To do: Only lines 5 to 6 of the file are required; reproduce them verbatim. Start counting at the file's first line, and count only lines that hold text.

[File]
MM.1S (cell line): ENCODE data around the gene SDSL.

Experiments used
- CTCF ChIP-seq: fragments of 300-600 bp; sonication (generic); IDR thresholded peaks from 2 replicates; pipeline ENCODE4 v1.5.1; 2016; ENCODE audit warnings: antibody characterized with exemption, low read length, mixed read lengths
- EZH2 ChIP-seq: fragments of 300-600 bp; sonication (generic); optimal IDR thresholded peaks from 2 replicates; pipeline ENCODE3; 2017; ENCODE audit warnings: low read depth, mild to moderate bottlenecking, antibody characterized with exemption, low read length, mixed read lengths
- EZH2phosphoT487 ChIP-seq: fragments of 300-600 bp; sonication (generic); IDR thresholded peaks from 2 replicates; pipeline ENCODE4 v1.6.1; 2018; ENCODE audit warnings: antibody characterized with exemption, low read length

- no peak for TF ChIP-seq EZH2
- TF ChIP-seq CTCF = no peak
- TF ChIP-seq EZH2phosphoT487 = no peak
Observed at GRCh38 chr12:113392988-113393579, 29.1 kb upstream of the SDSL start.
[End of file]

- EZH2phosphoT487 ChIP-seq: fragments of 300-600 bp; sonication (generic); IDR thresholded peaks from 2 replicates; pipeline ENCODE4 v1.6.1; 2018; ENCODE audit warnings: antibody characterized with exemption, low read length

- no peak for TF ChIP-seq EZH2